The Fifth Circuit opinion attempts to remedy these defects by addressing the threshold validity questions with greater care. It holds that Viacom meets the use in commerce requirement, highlighting the goods that licensees sell using the KRUSTY KRAB mark, including playsets, aquarium accessories, stickers, and a videogame. It also holds that Viacom makes use as a mark, because “on most of those [licensed] products, The Krusty Krab is featured prominently and contributes in identifying the good… The Krusty Krab creates a distinct commercial impression signifying to consumers that products like Krusty Krab playsets or aquarium ornaments originate from the famous fictional restaurant that employs their beloved sea sponge character.” While I’m not entirely convinced that the use made on items like a Krusty Krab Lego set reflect use of the phrase as a mark, nor that the perception that goods “originat[e] from [a] fictional famous restaurant” satisfies that requirement, the Fifth Circuit’s analysis is at least more rigorous than that of the court below.

While its finding that Viacom possesses valid trademark rights rests partially on the company’s licensees’ use with merchandise, the court expounds at some length about what it terms a “threshold question: Can specific elements from a television show—as opposed to the title of the show itself—receive trademark protection? We conclude that they can.” The court cites its own precedent in the Conan the Barbarian case and the Second and Seventh Circuit’s General Lee cases for the idea that “trademark protection may be granted to certain characters, places, and elements of a broader entertainment entity.” It asserts that in determining whether Krusty Krab is used as a mark, “the focus is on the role that the element plays within the show.” And it concludes that based on the fictional restaurant’s “central role” in the SpongeBob franchise, which includes the television show, movies, app, advertisements, and social media presence, the Krusty Krab serves as an indication of origin for Viacom’s programming. How can the court assess secondary meaning in an “element” without tethering it to specific goods or services? Its recitation of the test allows for meaning that’s more diffuse and not tied to a particular set of offerings, defining secondary meaning as “whether consumers associate The Krusty Krab only with Viacom.” The Fifth Circuit thus has its krabby patty and eats it too, deeming KRUSTY KRAB a valid trademark for both tangible goods and “television services” based on its role in SpongeBob’s universe.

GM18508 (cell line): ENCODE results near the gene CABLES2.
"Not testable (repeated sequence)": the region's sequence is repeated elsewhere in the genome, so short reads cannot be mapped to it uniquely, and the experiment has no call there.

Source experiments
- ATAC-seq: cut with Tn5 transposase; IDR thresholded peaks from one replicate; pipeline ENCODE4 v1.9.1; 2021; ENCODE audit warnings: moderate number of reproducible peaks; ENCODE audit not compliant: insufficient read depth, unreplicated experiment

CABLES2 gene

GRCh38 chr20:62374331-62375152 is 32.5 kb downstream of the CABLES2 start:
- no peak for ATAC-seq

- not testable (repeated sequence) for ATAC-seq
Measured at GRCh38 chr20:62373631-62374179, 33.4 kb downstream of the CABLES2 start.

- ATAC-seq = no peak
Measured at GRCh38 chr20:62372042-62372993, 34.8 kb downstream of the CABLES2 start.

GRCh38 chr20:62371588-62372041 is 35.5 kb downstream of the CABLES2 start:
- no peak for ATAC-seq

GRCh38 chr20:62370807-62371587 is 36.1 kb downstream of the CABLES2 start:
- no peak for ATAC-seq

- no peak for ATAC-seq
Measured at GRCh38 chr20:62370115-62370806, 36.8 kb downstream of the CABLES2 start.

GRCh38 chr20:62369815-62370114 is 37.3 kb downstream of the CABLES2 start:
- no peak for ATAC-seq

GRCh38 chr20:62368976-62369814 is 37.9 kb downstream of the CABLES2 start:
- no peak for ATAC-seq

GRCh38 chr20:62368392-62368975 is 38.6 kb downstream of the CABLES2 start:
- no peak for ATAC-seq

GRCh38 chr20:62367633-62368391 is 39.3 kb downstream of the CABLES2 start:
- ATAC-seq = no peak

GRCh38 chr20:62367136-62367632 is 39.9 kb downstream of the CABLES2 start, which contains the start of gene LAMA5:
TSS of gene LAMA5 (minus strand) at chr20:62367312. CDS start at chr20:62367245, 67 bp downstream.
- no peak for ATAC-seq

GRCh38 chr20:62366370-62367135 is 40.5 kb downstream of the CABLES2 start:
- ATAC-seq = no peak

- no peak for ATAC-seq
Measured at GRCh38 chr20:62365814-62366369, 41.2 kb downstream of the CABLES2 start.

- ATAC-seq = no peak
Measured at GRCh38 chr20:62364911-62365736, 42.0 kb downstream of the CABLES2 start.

The court next takes up the question of distinctiveness, affirming the finding of the court below that KRUSTY KRAB possesses acquired distinctiveness. It walks through several secondary meaning factors and finds that Viacom’s extensive use of KRUSTY KRAB on television, in movies, in advertising, and in connection with licensed merchandise, along with the volume of sales, press coverage, and promotional expenditures indicating consumers’ exposure to that use, “lead inescapably to the conclusion” that the mark has acquired distinctiveness. In its brief, IJR objected that it’s impossible to assess the distinctiveness of Viacom’s supposed trademark for specific goods or services since Viacom hadn’t bothered to tell the court or IJR what it used KRUSTY KRAB as a trademark for. While the court seems to focus more on Viacom’s investment in expressive works that feature the fictional crab shack prominently and less on the ad expenditures and sales of tangible goods, the distinctiveness finding—like the validity finding— rests both on the court’s analysis of secondary meaning for the “recurring element” and the more traditional use on branded products.